We already know what the Tea Party “elders” (are any of them young?) think needs to happen, but they’re the ones who’ll be dying off soon, anyways, so fuck them!

If you want to understand what the younger generation are likely to demand of society, moving forward, this interview is a very, very good place to start. This is a very important document of our times. Big picture stuff. It’s also one hell of a bravura talkshow appearance!

One thought I had watching this interview was what a great future President Heather McGhee would make and I doubt very much that I am the only one who was watching and thinking that thought. She’s too young now to run for President, of course, but imagine a progressive wet dream ticket for 2016 of Alan Grayson and Heather McGhee! I think they’d make a formidable team.

McGhee is the most articulate new liberal voice on television since Rachel Maddow. Crooks and Liars editor Tina Dupuy and Heather McGhee need to meet, pronto, if they don’t already know each other.
 

Posted by Richard Metzger | Leave a comment
Pussy Riot: Russian riot grrrls lead the way


 
Before the police dragged them off, the members of Pussy Riot, the Russian day-glo balaclava-clad punk rock protesters, sang their anthem “Revolt in Russia” (“Revolt in Russia – the charisma of protest / Revolt in Russia, Putin’s got scared!”) near the Kremlin. Their inspiration for a style of resistance never before seen in Russia, was the riot grrrl punk movement, including groups like Kathleen Hanna’s Bikini Kill, and flash mobs. The young women of the collective, average age 25, have revealed only the smallest details about their lives. None will divulge their day jobs. They only use first-names.

In the two weeks since their mid-January action, the all-female group has become a potent symbol of anger at the status quo in Russian society and their videos have gone viral all over the world. Like many young people in Russia, the members of the Pussy Riot collective are furious at Vladamir Putin’s plans to seek the presidency again and his return was the impetus behind the formation of the group (as well as their song “Putin Has Pissed Himself”). From The Guardian:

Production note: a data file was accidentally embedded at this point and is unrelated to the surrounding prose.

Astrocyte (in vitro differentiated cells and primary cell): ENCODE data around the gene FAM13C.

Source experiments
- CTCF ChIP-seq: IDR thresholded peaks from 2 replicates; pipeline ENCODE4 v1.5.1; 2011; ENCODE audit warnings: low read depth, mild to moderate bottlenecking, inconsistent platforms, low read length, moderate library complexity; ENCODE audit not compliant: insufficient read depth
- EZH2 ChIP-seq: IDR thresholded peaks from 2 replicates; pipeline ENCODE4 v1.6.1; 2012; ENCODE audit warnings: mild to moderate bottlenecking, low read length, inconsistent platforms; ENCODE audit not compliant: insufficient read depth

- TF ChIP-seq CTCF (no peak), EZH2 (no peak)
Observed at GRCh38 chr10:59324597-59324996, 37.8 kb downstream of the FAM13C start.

“We understood that to achieve change, including in the sphere of women’s rights, it’s not enough to go to Putin and ask for it,” said Garadzha. “This is a rotten, broken system.”

Her bandmate Tyurya said: “The culture of protest needs to develop. We have one form, but we need many different kinds.”

The band began writing songs with lyrics such as: “Egyptian air is good for the lungs / Do Tahrir on Red Square!” and performing on trams and in the metro. Videos of the flash gigs began spreading across the internet. When the protest leader Alexey Navalny was jailed for 15 days after his arrest during Russia’s first post-election protest on 5 December, three members of Pussy Riot took to the roof of the jail where he was being held, setting off red flares as they sang “Death to prison / Freedom to protest!”

The fear of arrest long ago left the band members, steeped in the tradition of illegal protest. “We have experience with it, we’ve been detained at protests before,” said Tyurya. “It’s not scary – you’re surrounded by good, normal people, those who protest against Putin.”

All eight women were detained during the Kremlin performance, questioned and released. Most got off with administrative fines rather than the 15-day jail sentences often doled out to those who stage illegal protests.

“The revolution should be done by women,” said Garazhda. “For now, they don’t beat or jail us as much.”

“There’s a deep tradition in Russia of gender and revolution – we’ve had amazing women revolutionaries.”

The band is getting ready for its next performance, something that usually takes a month to pull together. Its members don’t discuss plans on the telephone or give away details, out of fear that the security services will disrupt the project. Is what they do art or politics? “For us it’s one and the same.”

Despite projected temperatures of -20C, tens of thousands of protesters are expected to march on Bolotnaya Square, across from the Kremlin, on Saturday. The Russian presidential election will be held on March 4. Vladimir Putin, is, of course, expected to win handily.